The Environmental and Energy Study Institute (EESI) and the Embassy of Germany held a briefing showcasing how Germany has been successfully integrating renewable energy into its electrical grid and decoupling energy demand from economic growth. Indeed, Germany's energy policies have led to the creation of new, technologically advanced industries and the addition of about 350,000 jobs. High-level representatives from the public and private sectors on both sides of the Atlantic discussed parallels between the German and American economies and how the United States may benefit from energy policies Germany has developed and implemented over the course of its nearly 20 year-long national Energiewende ("energy transition") program.


Thorsten Herdan, Director-General, Energy Policy, Heating and Efficiency, German Federal Ministry for Economic Affairs and Energy

  • Herdan described Energiewende ("energy transition"), which is "Germany’s long-term energy and climate strategy." Germany’s transition to a clean energy economy is a combination of switching to renewable energy and increasing energy efficiency – both are necessary for a de-carbonized economy.
  • Germany began its energy transition by addressing electricity first, deciding to “pay whatever was necessary” to make renewable energy projects viable. In Germany, the two most economically viable projects that emerged were wind energy (both on- and off-shore) and photovoltaics.
  • Herdan discussed the need to phase out coal-fired power plants, while also noting that we cannot afford to leave power plants idle and that we must think about those employed by the coal industry – they need support.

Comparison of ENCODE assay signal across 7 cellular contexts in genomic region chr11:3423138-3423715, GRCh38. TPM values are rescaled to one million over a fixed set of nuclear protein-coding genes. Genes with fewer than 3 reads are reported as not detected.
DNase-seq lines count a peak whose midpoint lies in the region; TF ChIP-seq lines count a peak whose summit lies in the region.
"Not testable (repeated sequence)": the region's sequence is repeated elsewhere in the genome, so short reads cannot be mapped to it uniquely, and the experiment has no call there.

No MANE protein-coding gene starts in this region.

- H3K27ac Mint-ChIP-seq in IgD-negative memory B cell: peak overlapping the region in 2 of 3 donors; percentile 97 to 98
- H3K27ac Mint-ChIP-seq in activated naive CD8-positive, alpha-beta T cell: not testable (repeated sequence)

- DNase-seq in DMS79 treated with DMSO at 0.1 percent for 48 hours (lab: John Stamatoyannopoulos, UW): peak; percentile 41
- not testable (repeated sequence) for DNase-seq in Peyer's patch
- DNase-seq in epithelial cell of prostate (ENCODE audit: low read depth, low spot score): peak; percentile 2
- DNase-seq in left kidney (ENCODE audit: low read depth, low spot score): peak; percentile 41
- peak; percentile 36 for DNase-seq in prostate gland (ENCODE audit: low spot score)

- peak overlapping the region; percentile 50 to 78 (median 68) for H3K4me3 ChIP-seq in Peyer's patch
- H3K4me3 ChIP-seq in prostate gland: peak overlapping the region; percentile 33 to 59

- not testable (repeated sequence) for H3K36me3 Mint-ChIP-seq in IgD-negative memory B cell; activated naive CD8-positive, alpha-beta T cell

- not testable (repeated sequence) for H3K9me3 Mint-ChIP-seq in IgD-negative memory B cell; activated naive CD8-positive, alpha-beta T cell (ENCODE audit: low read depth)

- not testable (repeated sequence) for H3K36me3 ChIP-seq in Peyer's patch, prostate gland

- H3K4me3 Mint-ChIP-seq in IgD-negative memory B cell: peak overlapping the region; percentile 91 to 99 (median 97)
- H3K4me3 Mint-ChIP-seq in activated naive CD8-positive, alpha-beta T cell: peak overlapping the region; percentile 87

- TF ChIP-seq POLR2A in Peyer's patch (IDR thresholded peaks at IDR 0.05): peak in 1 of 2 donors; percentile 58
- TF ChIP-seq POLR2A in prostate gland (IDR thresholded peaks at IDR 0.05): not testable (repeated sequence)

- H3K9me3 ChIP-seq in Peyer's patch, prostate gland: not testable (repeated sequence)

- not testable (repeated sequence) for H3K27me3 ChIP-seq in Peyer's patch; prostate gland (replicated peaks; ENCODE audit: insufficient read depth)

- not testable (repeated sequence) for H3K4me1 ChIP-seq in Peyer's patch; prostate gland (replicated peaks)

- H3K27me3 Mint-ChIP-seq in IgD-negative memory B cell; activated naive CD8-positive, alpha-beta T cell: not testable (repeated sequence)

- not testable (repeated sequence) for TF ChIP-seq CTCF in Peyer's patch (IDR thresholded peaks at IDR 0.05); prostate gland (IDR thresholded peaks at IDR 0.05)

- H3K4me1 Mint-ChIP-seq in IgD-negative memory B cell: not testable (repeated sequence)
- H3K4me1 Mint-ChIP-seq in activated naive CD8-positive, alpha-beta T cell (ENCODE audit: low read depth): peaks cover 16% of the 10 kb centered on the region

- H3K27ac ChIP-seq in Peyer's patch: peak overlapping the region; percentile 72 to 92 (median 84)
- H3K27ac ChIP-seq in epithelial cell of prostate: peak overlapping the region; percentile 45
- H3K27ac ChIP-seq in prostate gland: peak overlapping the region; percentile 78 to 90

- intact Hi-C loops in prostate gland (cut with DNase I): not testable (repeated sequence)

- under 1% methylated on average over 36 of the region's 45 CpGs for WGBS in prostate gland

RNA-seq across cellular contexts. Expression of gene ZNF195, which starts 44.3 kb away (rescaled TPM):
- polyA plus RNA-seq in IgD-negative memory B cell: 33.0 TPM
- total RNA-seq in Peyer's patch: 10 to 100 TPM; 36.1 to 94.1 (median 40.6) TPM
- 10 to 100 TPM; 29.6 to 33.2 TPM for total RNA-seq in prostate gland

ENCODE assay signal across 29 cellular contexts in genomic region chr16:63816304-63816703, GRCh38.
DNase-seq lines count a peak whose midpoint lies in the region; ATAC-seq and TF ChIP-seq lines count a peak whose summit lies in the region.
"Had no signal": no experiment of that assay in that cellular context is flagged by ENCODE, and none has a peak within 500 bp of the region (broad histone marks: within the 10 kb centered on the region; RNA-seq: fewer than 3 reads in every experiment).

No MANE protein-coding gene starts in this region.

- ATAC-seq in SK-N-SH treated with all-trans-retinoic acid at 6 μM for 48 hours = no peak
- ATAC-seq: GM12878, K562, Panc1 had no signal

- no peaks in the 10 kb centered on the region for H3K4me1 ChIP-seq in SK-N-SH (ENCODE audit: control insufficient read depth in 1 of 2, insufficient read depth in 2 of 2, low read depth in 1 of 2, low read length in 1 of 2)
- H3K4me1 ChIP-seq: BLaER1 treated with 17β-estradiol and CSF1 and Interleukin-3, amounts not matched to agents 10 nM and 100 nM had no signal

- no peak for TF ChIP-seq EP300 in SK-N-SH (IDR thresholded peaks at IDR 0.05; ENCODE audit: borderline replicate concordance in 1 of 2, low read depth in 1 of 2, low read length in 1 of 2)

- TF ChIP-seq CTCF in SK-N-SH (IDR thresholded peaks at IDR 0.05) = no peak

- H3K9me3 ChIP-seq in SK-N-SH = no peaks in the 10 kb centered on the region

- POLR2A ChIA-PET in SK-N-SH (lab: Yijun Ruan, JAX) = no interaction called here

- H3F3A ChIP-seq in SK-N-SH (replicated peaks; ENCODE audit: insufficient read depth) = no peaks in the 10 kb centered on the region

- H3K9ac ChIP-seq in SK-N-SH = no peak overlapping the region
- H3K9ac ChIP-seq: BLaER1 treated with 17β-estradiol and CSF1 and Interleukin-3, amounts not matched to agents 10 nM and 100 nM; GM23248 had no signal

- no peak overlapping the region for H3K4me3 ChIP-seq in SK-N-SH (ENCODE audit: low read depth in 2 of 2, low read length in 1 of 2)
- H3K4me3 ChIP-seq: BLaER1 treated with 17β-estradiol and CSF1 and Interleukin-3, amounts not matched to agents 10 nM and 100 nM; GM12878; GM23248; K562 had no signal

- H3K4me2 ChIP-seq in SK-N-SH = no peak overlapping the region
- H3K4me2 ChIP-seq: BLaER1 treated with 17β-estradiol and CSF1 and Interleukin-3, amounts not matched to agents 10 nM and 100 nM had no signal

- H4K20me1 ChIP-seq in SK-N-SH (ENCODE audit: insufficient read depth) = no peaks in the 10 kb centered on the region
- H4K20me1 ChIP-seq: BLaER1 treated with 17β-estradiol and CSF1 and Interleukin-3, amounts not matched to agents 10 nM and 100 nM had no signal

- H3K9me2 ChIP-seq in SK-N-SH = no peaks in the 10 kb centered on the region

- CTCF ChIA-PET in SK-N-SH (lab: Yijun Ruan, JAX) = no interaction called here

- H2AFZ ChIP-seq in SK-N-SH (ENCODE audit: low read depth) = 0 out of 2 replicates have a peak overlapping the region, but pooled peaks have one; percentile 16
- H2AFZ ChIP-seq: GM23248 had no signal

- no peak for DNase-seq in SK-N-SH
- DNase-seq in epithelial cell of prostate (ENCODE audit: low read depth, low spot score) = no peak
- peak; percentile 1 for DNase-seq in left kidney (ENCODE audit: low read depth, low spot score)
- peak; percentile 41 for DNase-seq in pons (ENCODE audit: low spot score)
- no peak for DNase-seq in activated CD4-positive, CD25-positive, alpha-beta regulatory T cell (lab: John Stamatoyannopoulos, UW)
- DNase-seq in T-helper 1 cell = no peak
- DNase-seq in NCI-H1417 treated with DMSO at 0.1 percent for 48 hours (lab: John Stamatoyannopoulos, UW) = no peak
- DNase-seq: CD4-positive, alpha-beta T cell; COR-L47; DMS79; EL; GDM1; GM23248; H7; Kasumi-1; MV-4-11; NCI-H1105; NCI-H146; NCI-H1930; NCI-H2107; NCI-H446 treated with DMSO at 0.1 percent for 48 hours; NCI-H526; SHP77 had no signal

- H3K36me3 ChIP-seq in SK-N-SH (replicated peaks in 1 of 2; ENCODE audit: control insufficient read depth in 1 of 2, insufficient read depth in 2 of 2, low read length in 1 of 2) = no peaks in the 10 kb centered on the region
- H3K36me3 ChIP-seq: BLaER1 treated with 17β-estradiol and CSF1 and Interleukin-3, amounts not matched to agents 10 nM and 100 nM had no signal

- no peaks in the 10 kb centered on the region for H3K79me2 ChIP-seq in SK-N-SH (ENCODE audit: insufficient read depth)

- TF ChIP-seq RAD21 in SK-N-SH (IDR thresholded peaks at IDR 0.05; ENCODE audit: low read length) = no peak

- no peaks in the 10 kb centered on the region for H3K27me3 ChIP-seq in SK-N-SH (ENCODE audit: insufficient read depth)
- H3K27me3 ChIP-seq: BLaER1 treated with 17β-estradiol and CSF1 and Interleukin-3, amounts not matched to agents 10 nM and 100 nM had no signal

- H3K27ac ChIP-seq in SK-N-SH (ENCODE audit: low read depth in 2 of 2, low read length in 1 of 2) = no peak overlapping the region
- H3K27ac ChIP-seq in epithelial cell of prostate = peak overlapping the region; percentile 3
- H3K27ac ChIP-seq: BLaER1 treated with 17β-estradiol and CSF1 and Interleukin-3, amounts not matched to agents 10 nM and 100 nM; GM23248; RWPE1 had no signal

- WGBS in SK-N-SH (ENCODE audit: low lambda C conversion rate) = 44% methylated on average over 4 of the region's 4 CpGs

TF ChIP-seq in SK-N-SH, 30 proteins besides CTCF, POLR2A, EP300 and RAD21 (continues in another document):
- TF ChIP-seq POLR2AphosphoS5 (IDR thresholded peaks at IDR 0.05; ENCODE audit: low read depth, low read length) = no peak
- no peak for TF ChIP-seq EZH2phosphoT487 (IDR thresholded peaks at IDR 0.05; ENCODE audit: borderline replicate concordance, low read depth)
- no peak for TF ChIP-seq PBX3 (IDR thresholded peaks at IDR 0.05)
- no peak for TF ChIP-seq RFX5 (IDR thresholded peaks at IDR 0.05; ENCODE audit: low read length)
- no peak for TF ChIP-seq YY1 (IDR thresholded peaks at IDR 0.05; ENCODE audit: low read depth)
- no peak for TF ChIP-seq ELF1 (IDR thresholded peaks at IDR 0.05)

• Herdan showed that in Germany, the peak of energy produced by photovoltaics fits almost perfectly with peak demand.
  • Herdan explained that Germany does not need more baseload power generation (which is "poison" for its energy transition). Instead, Germany needs more flexibility in dealing with the intermittence of renewable energy. That flexibility can come from several sources, including interconnections with neighboring countries, demand management, power storage, etc... The market will choose the most cost-effective solution. Herdan stated that we need to create electricity markets where prices “tell the truth” and reveal information about the flexibility of each power source.
  • Herdan emphasized that Germany has completely decoupled economic growth and energy demand.

Lisa Jacobson, President, Business Council for Sustainable Energy (BCSE)

  • Jacobson began by describing BCSE's Sustainable Energy in America Factbook, which contains 150 of the most important energy facts they believe the public and policy makers should know.
  • Jacobson stressed that the decoupling of energy consumption and economic growth is extremely important. Approximately 60 percent of this decoupling is attributable to the increase in policies promoting energy efficiency.
  • Jacobson stated that sweeping changes have been taking place in the energy industry, which had not seen much change in the previous 90 years. For example, there has been a 38 percent reduction in coal consumption in the past 20 years.
  • Jacobson noted that there are places in the United States where renewable energy technologies are now economically viable and competitive. Consumers are experiencing nearly record low prices for their electricity, thanks also to low natural gas prices.